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Janet Echelman: The Latest Architecture and News

Janet Echelman’s Moving Sculpture Creates a “Living X-Ray” of Philadelphia

Artist Janet Echelman has unveiled her latest site-specific work of public art, with the activation of the first phase of “Pulse” in Philadelphia’s Dilworth Park. Pulse seeks to reshape urban space “with a monumental, fluidly moving sculpture that responds to environmental forces including wind, water, and sunlight.

Inspired by the square’s history as a water and transportation hub, Echelman’s work traces the paths and trolley lines of the subway beneath, with four-foot-tall curtains of colorful atomized mist traveling across the park’s fountain surface in response to passing trains underneath.

© Sean O'Neill / Arup© Sahar Coston-Hardy© Sahar Coston-Hardy© Melvin Epps+ 14

Janet Echelman Suspends Time-Inspired Net Sculpture Over Madrid's Plaza Mayor

© Janet Echelman, Inc., 2018, photo: João Ferrand
© Janet Echelman, Inc., 2018, photo: João Ferrand

American artist Janet Echelman's latest sculpture is currently on display at Madrid's Plaza Mayor. Titled "1.78 Madrid," the piece is the latest of Echelman's suspended thread sculptures, and the newest piece in her Earth Time Series begun in 2010. On display until February 19th, the piece was unveiled on Friday to mark Madrid's 400th anniversary.

© Janet Echelman, Inc., 2018, photo: João Ferrand© Janet Echelman, Inc., 2018, photo: João Ferrand© Janet Echelman, Inc., 2018, photo: João Ferrand© Janet Echelman, Inc., 2018, photo: João Ferrand+ 15

Janet Echelman's Railroad-Inspired Net Sculpture Premiers in North Carolina

Janet Echelman has completed her most recent aerial net sculpture in downtown Greensboro, North Carolina. Made up of over 35 miles of technical twine woven into 242,800 knots, the sculptures adds a new ephemeral presence to the sky above the city’s new LeBauer Park. Entitled “Where We Met,” the sculpture’s form and composition were inspired by Greensboro’s history as a railroad and textile hub.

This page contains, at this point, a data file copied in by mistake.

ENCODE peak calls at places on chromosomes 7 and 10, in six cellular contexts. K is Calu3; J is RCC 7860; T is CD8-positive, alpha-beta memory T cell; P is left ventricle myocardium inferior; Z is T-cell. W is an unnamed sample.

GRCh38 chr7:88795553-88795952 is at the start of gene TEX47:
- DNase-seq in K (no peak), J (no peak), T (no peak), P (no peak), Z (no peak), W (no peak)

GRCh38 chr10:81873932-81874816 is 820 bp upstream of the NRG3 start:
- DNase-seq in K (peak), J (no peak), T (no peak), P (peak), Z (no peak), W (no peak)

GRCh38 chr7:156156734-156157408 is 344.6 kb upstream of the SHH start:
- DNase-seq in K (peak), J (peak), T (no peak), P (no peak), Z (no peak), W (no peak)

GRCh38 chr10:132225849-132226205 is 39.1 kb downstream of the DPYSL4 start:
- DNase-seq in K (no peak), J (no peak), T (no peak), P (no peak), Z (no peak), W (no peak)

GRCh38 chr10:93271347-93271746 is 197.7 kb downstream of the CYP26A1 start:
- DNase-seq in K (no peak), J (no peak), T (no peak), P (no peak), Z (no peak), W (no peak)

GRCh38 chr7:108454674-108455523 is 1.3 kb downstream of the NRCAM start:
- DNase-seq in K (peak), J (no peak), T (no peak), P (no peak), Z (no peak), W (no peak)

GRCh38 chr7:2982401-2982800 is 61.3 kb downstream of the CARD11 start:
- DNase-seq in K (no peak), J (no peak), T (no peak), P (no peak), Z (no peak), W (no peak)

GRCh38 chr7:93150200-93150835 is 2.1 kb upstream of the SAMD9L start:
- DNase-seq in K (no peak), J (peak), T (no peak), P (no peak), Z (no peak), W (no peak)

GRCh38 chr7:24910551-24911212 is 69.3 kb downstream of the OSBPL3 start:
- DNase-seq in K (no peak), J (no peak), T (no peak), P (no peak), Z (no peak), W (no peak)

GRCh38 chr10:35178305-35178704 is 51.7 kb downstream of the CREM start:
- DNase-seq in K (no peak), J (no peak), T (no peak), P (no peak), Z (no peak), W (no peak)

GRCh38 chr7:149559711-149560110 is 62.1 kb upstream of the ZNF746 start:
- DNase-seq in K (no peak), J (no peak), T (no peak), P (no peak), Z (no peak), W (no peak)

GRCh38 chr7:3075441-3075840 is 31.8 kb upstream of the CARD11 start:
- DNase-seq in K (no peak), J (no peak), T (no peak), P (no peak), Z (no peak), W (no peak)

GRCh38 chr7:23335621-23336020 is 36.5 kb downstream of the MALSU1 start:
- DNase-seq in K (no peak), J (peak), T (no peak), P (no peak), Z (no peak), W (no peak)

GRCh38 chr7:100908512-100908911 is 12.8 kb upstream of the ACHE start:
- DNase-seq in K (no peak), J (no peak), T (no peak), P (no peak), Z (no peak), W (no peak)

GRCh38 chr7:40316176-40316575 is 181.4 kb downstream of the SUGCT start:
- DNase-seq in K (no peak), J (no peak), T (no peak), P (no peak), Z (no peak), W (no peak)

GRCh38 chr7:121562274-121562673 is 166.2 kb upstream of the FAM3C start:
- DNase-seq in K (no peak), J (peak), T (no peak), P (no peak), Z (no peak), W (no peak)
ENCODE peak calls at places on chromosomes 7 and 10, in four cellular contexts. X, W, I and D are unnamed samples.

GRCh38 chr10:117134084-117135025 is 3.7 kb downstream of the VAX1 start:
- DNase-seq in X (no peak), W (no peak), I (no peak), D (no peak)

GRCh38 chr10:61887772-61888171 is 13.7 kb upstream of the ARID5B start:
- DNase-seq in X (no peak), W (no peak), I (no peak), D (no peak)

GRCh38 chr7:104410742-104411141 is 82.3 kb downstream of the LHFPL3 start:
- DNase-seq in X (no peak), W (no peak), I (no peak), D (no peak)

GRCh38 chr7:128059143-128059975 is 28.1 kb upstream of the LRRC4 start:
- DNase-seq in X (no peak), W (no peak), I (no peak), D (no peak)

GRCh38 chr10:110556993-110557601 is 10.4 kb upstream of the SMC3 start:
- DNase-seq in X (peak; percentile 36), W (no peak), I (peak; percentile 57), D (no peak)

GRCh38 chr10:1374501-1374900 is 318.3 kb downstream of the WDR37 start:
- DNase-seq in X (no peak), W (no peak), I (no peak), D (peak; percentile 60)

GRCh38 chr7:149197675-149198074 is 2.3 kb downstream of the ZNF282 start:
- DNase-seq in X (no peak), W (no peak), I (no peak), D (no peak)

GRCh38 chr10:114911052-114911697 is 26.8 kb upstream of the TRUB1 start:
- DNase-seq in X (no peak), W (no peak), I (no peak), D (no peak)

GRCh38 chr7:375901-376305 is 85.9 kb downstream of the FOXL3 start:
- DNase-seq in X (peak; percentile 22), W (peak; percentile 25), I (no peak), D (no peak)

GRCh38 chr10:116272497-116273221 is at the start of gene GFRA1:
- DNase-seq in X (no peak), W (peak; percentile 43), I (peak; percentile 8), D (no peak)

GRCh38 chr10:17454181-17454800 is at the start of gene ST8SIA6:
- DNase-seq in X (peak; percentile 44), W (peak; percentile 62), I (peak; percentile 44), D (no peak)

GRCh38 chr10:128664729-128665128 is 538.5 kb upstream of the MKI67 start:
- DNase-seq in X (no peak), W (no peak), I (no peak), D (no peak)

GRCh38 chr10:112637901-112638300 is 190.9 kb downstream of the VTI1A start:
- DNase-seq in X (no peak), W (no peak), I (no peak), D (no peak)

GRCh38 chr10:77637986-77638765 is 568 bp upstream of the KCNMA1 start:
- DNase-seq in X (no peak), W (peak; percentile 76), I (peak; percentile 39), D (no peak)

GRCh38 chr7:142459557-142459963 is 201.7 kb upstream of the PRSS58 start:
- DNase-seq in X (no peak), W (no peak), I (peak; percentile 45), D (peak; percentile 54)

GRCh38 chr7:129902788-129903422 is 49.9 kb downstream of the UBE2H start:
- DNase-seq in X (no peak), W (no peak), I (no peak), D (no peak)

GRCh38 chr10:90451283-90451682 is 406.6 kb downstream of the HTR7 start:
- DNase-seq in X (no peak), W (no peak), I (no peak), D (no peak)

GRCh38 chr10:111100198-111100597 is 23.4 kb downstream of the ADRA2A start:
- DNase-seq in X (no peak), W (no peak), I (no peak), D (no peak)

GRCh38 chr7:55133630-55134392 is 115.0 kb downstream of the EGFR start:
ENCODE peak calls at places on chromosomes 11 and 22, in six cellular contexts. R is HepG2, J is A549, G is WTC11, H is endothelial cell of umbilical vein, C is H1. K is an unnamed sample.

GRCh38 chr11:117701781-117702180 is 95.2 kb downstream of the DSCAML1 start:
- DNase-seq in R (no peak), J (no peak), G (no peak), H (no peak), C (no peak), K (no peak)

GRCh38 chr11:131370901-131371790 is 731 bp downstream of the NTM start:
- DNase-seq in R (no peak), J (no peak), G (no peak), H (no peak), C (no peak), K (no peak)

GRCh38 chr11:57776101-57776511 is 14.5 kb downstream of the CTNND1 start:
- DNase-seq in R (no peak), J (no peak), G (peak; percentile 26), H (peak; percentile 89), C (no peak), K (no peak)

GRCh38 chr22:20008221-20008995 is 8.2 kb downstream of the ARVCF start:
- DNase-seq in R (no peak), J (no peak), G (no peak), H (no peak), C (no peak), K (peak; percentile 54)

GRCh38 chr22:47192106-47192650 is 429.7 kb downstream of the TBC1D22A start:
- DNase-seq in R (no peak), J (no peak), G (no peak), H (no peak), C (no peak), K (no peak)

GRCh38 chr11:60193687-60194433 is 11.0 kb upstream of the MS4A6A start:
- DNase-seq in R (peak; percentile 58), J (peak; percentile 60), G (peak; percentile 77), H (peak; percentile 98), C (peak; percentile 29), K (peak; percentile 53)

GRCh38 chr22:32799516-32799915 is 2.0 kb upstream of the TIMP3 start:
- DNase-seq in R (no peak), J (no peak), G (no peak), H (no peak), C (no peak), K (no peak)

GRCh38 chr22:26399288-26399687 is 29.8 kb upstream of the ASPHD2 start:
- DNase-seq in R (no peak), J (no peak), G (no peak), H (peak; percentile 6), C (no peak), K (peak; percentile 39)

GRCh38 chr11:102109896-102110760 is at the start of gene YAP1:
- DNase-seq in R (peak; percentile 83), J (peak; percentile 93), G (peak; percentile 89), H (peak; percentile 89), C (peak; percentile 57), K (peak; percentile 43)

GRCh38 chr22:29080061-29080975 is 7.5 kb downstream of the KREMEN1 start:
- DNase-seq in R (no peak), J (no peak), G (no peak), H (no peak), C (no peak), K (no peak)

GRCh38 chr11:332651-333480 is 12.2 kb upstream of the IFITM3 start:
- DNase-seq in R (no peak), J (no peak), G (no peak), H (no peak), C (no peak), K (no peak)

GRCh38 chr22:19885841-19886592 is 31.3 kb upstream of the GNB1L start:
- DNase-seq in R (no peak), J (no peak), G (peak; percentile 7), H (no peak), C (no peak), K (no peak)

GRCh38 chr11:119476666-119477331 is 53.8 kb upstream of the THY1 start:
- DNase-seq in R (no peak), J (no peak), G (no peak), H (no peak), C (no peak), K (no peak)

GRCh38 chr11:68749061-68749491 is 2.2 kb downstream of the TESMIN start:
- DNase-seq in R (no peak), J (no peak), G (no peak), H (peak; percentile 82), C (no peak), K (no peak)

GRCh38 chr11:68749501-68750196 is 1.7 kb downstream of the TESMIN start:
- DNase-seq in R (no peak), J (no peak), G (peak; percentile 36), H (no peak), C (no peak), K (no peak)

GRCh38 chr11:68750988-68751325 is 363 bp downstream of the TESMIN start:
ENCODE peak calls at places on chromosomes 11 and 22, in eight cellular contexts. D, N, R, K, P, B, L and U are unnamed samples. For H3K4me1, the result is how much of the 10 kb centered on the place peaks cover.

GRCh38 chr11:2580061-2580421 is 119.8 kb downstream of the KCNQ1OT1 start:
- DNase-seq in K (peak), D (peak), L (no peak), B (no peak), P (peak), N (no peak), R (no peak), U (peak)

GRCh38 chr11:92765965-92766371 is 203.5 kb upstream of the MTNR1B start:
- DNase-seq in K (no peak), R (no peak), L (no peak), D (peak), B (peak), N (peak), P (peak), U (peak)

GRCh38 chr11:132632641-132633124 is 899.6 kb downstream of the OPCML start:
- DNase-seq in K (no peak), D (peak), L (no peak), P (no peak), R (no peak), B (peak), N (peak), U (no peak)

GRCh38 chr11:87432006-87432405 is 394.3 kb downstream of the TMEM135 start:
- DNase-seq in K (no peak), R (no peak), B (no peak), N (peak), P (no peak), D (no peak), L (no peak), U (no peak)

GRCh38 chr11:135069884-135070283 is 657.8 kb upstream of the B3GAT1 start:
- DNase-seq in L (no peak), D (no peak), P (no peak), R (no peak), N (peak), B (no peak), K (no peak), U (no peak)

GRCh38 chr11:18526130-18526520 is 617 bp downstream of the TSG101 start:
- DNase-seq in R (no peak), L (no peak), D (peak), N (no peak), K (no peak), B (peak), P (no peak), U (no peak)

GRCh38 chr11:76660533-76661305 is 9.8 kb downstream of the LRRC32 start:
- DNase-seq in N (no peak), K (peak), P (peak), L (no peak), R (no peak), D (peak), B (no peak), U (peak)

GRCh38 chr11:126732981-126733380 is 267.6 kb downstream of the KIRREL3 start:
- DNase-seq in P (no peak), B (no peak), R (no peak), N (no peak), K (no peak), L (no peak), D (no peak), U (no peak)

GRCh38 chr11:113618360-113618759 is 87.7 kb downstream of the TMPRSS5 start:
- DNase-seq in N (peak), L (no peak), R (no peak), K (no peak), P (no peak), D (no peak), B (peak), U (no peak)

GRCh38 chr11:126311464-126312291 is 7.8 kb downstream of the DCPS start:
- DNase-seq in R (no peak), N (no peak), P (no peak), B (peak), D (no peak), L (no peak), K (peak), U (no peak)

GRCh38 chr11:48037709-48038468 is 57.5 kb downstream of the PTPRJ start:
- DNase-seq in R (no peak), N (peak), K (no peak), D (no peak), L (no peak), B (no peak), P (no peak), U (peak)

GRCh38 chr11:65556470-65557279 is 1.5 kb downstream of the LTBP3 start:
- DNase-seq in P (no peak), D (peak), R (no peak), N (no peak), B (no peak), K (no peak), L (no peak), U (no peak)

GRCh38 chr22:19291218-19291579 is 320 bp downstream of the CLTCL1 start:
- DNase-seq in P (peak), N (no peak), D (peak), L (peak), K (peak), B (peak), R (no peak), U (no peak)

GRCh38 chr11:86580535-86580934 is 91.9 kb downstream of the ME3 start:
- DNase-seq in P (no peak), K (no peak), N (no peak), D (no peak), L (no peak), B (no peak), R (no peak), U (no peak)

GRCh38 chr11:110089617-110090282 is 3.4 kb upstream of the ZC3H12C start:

© Cecelia Thompson via The Public Art Endowment© Lynn Donovan/CFGG© Lynn Donovan/CFGG© Lynn Donovan/CFGG+ 5

Janet Echelman Suspends Net Sculpture Over London's Oxford Circus

London is the latest city to host one of Janet Echelman's stunning net sculptures. Suspended 180 feet above Oxford Circus, the city's busiest intersections, the colorful floating form was inspired by 1.8 - "the length of time in microseconds that the earth’s day was shortened" as a result of Japan's devastating 2011 earthquake and tsunami.

"The sculpture’s form was inspired by data sets of the tsunami’s wave heights rippling across the entire Pacific Ocean," says the studio. "The artwork delves into content related to our complex interdependencies with larger cycles of time and our physical world. The sculpture’s net structure is a physical manifestation of interconnectedness – when any one element moves, every other element is affected."

Janet Echelman Suspends Massive Aerial Sculpture Over Boston's Greenway

Janet Echelman's latest aerial sculpture has been suspended 365 feet above Boston's Rose Kennedy Greenway. On view through October 2015, the monumental installation spans 600 feet, occupying a void where an elevated highway once divided the city's downtown from its waterfront.

"The sculpture’s form echoes the history of its location," describes Echelman. "The three voids recall the 'Tri-Mountain' which was razed in the 18th-century to create land from the harbor. The colored banding is a nod to the six traffic lanes that once overwhelmed the neighborhood, before the Big Dig buried them and enabled the space to be reclaimed for urban pedestrian life."

© Peter Vanderwarker© Melissa Henry© Melissa Henry© Melissa Henry+ 14

The Bill and Melinda Gates Foundation Unveils Janet Echelman's Latest Work: "Impatient Optimist” in Seattle

A new aerial sculpture by renowned artist Janet Echelman has been installed at the Bill & Melinda Gates Foundation campus in Seattle. Entitled "Impatient Optimist," the sculpture consists of a custom net structure suspended above the courtyard, resulting in an ethereal floating surface which seems to defy gravity. The award-winning artist's piece hovers above the city as a symbol of connectivity and stands as a testament to the impact an individual can have on a broader scale.

Janet Echelman / Impatient Optimist. Image © Ema PeterJanet Echelman / Impatient Optimist. Image © Ema PeterJanet Echelman / Impatient Optimist. Image © Ema PeterJanet Echelman / Impatient Optimist. Image © Ema Peter+ 7

Janet Echelman's Largest Aerial Sculpture To Premiere in Vancouver

American Artist Janet Echelman is to premiere her latest, and largest, sculpture in Vancouver. Widely known for her artistic ability to reshape urban airspace, Echelman's sophisticated mixture of ancient craft and modern technology has led to collaborations with aeronautical and mechanical engineers, architects, lighting designers, landscape architects, and fabricators to "transform urban environments world wide with her net sculptures." Using a light weight fibre to elevate her monumental "breathing" forms above the streets of urban centres, Echelman's new sculpture will be of a size and scale never before attempted.

© Studio Echelman© Ema Peter / Studio Echelman© Ema Peter / Studio Echelman© Ema Peter / Studio Echelman+ 22